I never understood the logic of Obamacare’s tax on durable medical equipment. If the point is to lower health care costs—supposedly one of the two primary raisons d’ etre for this awful law (the other being to expand coverage)—the last thing you do is tax medical equipment since those expenses will just be passed on to the medical consumer. But I hadn’t considered that the tax could cost Americans good jobs. In an informative column today for Bloomberg, National Review senior writer, Ramesh Ponnuru, discusses both adverse impacts—plus the potential deleterious impact on innovation. From, “Tongue-Depressor Tax Will Harm Jobs, Innovation:”
A year from now, the federal government will start collecting a new tax on medical devices from tongue depressors to imaging machines, thanks to the sweeping health-care overhaul that Democrats enacted in the spring of 2010. People in the industry say it’s already having an effect. In November, citing the new tax, Stryker Corp. (SYK), whose products include artificial hips and knees, announced that it would let go about 1,000 of its workers. Earlier last year,Covidien Plc (COV), maker of surgical instruments, said it would lay off 200 workers in the U.S. and move production to Costa Ricaand Mexico. It, too, cited the tax. Other companies in the field have announced similar measures — or plans to expand production overseas but not in the U.S. — without mentioning the tax.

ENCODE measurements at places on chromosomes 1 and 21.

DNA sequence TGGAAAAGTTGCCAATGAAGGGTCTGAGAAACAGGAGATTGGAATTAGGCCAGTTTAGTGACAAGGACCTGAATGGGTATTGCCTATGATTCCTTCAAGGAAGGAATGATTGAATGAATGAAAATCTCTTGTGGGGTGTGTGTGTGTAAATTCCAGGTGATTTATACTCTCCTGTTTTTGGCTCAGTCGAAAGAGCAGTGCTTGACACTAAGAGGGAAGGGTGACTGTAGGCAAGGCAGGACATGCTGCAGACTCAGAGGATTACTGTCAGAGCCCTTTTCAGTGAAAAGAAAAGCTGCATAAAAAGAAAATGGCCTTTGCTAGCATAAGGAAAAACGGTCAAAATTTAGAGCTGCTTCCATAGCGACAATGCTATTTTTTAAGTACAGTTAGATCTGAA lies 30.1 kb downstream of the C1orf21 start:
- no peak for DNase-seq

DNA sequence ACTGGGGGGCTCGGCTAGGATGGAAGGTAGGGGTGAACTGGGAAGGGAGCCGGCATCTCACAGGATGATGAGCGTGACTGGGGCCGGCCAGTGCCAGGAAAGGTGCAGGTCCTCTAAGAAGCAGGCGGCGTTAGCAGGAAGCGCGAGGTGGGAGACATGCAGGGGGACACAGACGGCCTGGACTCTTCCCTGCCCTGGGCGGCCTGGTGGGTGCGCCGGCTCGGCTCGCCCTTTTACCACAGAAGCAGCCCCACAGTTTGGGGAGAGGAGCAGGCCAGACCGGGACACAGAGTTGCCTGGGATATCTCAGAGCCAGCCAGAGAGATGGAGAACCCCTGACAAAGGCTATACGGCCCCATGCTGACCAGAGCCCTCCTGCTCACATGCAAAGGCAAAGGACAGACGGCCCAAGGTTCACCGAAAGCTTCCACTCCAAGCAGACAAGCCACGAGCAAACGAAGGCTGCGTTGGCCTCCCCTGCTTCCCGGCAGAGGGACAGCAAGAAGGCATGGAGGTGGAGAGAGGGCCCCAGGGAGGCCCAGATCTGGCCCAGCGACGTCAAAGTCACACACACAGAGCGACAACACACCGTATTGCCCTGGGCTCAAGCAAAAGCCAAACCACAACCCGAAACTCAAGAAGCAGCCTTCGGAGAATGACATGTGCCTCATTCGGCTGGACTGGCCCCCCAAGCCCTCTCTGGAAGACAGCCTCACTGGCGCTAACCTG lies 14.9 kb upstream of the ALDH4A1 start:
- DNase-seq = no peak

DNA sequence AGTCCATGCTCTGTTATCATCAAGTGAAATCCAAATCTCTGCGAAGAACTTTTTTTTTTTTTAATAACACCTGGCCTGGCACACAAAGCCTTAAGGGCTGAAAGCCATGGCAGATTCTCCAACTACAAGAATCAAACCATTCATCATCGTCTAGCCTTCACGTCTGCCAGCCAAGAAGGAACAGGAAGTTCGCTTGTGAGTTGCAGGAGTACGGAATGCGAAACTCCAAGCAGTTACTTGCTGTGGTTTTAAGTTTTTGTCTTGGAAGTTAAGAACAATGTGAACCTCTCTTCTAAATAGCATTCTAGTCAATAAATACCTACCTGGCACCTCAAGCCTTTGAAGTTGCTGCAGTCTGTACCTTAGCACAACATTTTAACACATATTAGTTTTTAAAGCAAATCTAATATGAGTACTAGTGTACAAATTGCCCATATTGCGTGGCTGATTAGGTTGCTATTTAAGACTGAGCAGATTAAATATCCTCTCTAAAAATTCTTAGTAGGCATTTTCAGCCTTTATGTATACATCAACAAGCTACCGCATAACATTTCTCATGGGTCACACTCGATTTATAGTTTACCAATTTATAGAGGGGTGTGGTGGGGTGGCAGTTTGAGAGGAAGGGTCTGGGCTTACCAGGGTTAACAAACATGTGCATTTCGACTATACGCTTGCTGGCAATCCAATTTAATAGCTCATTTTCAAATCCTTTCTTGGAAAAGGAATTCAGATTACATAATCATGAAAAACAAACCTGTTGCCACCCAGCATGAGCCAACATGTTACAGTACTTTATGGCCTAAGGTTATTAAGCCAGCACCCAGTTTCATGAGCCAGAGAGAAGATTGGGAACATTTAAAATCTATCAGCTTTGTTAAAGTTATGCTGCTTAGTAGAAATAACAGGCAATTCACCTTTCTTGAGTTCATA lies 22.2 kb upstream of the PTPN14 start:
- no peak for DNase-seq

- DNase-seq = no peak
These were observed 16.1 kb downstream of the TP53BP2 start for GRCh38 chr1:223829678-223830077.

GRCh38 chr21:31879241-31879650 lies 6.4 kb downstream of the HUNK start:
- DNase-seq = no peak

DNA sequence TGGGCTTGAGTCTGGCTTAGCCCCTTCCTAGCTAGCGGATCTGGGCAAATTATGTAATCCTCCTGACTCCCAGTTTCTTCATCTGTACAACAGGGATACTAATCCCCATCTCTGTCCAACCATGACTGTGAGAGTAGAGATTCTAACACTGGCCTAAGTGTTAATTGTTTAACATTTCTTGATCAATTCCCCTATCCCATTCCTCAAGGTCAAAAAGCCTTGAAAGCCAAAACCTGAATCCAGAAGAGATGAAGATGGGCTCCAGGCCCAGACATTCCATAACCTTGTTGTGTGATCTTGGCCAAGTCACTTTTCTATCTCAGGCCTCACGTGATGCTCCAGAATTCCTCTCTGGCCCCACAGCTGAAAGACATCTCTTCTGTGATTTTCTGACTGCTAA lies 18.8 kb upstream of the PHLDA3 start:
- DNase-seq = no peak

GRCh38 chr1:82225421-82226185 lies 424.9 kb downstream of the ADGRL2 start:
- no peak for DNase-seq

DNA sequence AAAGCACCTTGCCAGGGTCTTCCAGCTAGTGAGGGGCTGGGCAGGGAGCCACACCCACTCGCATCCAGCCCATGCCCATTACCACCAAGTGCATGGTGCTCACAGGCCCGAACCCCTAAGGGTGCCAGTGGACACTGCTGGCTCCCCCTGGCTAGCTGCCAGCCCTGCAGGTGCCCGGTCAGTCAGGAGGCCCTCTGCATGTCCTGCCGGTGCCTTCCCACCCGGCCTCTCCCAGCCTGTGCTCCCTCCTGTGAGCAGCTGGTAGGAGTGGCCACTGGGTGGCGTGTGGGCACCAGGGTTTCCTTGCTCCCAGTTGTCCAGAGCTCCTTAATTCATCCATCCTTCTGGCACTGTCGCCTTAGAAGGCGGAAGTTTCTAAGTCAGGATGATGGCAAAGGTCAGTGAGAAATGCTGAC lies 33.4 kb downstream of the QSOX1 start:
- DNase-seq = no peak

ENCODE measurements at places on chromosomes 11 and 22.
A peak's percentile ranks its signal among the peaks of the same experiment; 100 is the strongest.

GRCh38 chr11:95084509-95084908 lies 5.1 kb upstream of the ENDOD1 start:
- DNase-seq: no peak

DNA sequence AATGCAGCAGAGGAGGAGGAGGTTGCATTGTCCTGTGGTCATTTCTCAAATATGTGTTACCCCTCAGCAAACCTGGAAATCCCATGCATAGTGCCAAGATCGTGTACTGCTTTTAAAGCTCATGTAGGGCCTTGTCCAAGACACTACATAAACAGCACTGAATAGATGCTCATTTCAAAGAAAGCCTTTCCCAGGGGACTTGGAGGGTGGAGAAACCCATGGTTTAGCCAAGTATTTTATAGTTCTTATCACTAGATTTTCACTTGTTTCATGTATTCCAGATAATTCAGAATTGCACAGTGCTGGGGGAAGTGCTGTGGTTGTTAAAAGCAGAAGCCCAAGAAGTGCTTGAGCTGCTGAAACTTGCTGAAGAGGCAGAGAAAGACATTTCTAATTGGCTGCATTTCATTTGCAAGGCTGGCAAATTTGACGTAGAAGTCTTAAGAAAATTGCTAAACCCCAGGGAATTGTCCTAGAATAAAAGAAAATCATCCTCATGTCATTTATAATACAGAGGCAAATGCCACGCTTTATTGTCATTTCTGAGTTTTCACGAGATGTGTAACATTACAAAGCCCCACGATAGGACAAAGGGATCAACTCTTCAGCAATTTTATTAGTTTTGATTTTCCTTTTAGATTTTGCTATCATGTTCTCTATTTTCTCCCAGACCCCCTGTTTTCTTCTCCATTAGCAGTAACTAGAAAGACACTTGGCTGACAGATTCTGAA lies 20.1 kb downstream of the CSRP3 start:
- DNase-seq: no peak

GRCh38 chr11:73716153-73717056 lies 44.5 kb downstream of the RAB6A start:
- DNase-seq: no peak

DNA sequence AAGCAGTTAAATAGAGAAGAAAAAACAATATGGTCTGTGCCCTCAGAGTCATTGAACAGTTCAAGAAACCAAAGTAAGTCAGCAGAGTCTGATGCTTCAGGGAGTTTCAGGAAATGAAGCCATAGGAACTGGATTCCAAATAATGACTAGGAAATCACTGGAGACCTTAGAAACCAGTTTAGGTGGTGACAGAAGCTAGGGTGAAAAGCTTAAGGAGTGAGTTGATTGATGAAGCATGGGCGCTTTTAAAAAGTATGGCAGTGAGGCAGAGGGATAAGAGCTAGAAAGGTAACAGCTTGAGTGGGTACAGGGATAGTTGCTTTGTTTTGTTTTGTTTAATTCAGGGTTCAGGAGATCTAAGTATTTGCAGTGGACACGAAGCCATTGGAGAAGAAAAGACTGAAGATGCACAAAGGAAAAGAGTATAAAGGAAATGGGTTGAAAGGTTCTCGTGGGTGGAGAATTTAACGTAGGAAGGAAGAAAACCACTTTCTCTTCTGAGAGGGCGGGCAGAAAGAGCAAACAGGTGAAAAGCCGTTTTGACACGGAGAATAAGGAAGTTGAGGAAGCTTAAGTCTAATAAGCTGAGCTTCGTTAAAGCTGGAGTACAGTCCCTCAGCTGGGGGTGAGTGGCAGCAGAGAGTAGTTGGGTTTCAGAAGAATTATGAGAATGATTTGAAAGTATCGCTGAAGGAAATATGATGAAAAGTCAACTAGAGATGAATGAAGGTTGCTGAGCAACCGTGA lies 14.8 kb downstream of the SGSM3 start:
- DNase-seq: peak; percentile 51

The sluggish economy is clearly part of the explanation, but the medical-devices industry had been a relative bright spot within U.S. manufacturing, losing only 1.1 percent of its employees during 2007-2008 while manufacturing as a whole lost 4.8 percent. Astudy done for AdvaMed, a trade association for the industry, claims the tax could ultimately cost more than 45,000 jobs.
There are a lot of reasons Obama is not known as the “jobs president.” This is one of them.
Then, there are the estimated added medical costs due to the tax:
Richard S. Foster, the Medicare chief actuary, hasestimated that if the tax is passed on to consumers it will raise national-health costs by $18.2 billion in 2018. Device makers complain that the tax will lead not only to higher prices and layoffs but also to reduced research and development. They also say that when combined with high U.S. corporate-tax rates, the device levy makes relocation to other countries more appealing. Ireland, for one, is actively recruiting medical-device makers to move production there.
Madness. The reason for the tax, the reason for the $500 billion taken out of the hide of Medicare, the reason for so much was to phony the CBO cost estimates. But this tax is hurting America—already—as Ponnuru’s column demonstrates. The entire mess should be repealed.